The questions to ask in this case are the same questions we might ask regarding any other purchase. Who does the person delivering the information work for? Does the person delivering the information or the organization they work for have a religious, political, scientific, personal or philosophical ax to grind? What does the person delivering the information want us do, believe or buy as a result of hearing it? What product, idea or belief do they want us to consume as a result of their advertising? Why is their product, idea or belief superior to their competitor’s?

It is forcibly clear to me that the makers of this video want us to believe that extraterrestrial civilizations have constructed anti-gravity craft and traveled to Earth.

What remains unclear to me are the motives behind the product they’re attempting to sell, and how to best articulate the competing ideas.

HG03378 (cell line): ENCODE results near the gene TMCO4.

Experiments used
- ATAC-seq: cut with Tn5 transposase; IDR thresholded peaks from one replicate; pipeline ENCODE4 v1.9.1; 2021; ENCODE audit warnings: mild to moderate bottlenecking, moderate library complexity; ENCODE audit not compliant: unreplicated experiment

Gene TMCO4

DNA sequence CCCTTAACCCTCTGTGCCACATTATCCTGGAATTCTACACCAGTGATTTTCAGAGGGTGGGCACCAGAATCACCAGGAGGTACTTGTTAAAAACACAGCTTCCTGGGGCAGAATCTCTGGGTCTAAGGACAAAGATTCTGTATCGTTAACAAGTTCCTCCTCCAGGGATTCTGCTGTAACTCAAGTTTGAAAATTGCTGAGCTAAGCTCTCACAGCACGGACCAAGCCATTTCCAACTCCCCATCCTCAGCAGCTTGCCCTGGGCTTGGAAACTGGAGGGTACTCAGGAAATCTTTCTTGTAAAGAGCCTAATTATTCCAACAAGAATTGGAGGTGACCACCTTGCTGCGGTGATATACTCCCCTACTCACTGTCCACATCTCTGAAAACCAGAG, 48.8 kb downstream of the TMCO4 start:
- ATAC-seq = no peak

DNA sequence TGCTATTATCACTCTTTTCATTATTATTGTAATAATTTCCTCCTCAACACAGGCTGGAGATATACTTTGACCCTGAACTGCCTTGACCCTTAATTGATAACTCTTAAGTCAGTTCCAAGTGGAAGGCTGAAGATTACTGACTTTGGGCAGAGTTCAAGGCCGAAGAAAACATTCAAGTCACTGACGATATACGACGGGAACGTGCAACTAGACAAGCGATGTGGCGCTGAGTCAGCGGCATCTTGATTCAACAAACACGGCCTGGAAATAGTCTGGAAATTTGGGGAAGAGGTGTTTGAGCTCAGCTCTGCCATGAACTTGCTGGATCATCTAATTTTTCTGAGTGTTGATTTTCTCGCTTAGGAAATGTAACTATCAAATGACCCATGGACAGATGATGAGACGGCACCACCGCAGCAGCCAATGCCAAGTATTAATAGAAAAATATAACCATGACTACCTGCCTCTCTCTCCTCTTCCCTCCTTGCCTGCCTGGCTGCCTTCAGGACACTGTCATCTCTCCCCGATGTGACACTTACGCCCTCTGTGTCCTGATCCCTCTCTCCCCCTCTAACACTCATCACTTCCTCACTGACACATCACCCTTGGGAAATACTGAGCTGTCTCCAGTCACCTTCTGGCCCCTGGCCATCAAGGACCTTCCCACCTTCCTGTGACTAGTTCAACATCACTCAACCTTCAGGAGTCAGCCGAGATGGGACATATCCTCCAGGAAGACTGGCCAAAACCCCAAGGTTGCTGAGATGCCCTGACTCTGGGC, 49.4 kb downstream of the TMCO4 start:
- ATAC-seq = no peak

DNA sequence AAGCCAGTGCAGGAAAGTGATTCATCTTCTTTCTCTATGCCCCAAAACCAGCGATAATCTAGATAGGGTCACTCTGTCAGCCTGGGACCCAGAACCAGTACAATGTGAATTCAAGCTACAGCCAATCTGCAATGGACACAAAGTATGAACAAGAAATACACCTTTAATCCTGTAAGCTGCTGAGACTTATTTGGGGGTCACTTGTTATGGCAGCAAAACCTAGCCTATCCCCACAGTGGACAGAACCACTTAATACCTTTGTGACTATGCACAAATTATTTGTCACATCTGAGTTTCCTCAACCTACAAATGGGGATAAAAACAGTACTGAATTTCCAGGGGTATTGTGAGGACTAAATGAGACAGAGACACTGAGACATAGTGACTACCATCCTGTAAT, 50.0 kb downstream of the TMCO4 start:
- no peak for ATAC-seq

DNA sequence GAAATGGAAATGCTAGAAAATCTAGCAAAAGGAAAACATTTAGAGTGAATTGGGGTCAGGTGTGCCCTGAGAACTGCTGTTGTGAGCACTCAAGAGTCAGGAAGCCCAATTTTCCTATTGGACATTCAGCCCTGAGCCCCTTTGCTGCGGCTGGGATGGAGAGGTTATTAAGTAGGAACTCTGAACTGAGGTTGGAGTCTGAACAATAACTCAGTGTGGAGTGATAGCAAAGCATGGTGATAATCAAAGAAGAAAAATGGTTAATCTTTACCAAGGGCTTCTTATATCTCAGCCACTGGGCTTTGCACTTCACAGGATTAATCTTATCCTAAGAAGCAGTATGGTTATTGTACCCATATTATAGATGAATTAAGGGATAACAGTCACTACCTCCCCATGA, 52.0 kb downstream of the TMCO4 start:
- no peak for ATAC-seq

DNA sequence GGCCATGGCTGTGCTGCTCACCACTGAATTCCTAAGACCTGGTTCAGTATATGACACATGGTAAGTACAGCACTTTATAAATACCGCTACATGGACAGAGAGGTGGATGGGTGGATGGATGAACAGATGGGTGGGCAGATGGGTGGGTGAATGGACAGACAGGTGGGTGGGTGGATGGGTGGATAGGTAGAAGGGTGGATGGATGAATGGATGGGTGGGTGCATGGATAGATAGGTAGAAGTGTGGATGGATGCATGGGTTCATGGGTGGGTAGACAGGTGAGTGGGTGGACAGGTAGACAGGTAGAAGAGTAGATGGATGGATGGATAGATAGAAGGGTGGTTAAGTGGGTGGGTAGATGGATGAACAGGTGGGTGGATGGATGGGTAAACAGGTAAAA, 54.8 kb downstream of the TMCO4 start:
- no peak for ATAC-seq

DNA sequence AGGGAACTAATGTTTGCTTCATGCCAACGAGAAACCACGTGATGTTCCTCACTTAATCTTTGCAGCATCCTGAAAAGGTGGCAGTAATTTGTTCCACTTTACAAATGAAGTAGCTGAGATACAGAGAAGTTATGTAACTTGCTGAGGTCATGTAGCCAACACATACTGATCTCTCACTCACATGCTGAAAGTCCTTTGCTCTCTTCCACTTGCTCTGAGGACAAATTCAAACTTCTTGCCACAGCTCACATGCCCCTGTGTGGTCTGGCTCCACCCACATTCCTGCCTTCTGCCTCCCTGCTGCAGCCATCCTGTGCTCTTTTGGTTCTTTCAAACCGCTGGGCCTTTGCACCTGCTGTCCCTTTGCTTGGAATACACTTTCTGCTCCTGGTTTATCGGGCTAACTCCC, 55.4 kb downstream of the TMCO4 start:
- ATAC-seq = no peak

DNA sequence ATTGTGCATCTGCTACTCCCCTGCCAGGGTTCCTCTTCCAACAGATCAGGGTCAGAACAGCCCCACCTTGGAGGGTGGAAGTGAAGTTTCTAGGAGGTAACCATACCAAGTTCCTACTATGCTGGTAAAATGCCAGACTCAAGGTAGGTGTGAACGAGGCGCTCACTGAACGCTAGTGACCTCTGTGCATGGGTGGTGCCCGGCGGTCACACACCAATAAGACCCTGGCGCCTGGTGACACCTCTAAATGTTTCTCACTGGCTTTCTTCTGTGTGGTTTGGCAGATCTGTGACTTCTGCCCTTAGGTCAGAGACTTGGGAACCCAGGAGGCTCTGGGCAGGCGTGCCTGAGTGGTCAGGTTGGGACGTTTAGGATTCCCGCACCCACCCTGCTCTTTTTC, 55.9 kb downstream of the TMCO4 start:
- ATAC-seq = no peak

1. Jon S


    For me there are too many questions for me to buy Lazar’s ET claim. You brought up many of the questions that need answered, and this is just one example of why I don’t accept UFO or alien claims when I hear them on tv or YouTube, or read them somewhere. There are many other possibilities that must be considered. Lazar claimed that when he was inside the craft it was an ‘ominous feeling’, and that seemed to be his proof that it was built by aliens. He never explained why he believed it was built by aliens (and not man), or what was so special about the craft that it couldn’t have been built by man, if the craft is even real in the first place. Way too many questions…

  2. cl


    Indeed, people have always been seeing strange things and the evolution of UFO encounters is as interesting as biological evolution. Back in the day it was fairies and gnomes, incubii & succubii throughout the middle ages, now advanced aliens performing
    tests. The phenomenon seems to either interpret human culture, or is itself evolving. I read an article the other day where the Pope said the Catholic Church would welcome aliens, theorizing that an extraterrestrial race may even be free from what he called ‘original sin.’